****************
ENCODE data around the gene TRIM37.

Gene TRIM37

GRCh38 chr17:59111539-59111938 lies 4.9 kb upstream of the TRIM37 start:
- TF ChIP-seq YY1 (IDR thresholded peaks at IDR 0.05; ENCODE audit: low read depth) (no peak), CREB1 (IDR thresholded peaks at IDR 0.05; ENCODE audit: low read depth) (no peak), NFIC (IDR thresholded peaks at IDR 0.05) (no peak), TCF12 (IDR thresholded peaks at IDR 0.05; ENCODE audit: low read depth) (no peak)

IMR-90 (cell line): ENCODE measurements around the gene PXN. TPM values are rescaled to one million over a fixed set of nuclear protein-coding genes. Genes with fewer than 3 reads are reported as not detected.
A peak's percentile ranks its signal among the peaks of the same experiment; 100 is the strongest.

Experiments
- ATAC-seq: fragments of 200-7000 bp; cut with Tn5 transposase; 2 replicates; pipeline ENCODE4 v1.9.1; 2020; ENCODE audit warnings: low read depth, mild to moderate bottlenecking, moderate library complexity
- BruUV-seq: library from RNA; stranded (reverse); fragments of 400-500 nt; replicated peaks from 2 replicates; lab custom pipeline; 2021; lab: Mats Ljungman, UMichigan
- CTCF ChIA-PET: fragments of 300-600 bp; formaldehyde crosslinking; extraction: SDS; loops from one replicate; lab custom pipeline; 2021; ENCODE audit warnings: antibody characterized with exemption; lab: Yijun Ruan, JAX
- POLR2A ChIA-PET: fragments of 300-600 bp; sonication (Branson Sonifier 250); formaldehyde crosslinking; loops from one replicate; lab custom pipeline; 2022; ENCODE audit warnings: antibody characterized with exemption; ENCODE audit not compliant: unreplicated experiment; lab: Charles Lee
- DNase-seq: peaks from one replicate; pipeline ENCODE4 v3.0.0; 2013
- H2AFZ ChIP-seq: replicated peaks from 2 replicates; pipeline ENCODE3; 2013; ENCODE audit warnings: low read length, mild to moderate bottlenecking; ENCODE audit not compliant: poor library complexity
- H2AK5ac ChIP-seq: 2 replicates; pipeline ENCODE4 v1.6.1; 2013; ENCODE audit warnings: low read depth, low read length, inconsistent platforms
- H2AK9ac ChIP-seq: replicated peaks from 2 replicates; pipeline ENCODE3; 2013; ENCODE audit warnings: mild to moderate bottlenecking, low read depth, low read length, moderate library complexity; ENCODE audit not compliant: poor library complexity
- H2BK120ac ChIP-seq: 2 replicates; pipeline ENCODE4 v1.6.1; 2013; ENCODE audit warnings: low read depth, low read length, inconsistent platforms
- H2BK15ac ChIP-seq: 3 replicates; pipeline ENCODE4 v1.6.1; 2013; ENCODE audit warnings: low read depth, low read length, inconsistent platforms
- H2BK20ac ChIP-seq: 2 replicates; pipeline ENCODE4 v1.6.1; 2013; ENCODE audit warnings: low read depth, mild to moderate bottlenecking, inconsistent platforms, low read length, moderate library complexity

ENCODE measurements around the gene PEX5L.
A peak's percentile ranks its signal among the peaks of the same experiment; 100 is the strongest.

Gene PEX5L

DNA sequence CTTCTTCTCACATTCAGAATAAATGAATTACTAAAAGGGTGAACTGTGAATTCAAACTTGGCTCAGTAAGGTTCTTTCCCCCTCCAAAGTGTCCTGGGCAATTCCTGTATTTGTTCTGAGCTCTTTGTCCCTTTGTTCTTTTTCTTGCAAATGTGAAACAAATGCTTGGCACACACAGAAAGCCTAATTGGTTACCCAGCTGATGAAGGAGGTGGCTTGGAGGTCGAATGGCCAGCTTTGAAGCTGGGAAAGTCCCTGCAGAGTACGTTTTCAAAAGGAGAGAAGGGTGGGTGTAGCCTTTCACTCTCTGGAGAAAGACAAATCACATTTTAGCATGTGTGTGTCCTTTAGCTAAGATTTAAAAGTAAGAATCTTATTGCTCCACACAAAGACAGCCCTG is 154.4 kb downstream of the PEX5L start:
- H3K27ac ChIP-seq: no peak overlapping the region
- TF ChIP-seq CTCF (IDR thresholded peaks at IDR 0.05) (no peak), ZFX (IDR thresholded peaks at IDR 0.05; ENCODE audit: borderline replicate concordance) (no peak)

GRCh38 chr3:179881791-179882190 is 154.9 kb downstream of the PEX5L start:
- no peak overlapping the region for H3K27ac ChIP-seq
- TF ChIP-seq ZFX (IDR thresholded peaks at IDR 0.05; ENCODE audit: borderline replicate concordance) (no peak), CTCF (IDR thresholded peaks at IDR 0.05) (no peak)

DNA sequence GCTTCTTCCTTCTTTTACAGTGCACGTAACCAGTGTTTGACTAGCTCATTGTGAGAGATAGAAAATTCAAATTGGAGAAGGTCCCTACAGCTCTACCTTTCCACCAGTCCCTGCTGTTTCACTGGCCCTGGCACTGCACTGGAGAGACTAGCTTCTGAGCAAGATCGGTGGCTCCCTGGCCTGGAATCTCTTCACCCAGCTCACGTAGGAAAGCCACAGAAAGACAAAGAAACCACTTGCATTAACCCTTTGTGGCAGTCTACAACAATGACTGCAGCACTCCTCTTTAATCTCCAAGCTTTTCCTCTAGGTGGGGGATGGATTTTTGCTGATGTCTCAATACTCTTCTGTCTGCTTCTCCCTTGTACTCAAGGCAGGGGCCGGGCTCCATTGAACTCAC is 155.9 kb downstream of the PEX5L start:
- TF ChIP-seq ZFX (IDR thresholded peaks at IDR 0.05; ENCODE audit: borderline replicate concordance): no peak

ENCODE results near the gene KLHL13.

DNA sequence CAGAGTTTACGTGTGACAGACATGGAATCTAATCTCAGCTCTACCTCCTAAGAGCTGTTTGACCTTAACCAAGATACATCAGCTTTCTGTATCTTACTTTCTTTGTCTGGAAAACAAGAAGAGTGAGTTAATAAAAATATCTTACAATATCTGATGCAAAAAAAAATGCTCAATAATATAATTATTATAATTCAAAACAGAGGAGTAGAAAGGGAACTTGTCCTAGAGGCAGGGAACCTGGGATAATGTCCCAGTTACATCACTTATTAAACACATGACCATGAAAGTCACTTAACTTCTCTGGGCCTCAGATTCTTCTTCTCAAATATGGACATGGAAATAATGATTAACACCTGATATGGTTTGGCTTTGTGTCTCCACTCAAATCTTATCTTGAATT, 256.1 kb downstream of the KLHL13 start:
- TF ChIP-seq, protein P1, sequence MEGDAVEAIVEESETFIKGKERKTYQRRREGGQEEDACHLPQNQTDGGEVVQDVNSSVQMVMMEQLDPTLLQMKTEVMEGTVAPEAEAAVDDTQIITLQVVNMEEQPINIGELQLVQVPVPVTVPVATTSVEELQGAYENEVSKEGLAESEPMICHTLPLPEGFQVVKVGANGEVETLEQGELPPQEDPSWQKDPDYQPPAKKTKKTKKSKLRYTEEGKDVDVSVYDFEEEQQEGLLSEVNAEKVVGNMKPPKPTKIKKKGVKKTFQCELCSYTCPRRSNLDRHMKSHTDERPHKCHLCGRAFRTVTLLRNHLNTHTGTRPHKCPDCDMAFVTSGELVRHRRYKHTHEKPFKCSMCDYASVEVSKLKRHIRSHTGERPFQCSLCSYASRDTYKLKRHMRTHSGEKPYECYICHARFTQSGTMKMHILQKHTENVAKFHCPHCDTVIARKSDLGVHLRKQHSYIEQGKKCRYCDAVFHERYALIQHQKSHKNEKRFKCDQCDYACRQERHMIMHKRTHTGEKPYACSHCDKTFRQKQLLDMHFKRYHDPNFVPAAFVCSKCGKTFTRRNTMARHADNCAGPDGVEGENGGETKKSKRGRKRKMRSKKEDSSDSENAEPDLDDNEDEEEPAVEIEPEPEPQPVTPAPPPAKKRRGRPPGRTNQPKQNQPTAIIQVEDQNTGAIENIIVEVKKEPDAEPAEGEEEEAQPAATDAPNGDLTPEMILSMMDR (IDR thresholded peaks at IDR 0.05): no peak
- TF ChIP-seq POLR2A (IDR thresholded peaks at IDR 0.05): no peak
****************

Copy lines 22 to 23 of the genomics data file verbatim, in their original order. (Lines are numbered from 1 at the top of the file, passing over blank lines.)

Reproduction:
DNA sequence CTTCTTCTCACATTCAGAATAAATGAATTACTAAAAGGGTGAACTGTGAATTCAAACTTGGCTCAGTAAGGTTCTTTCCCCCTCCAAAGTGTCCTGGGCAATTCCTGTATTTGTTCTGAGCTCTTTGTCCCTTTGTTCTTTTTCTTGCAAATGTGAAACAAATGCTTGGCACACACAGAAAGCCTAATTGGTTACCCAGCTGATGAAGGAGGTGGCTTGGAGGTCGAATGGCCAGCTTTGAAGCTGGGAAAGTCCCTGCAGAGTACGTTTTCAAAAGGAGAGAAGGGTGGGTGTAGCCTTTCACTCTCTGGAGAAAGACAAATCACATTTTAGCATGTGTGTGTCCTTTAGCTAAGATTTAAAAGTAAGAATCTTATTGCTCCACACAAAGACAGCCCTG is 154.4 kb downstream of the PEX5L start:
- H3K27ac ChIP-seq: no peak overlapping the region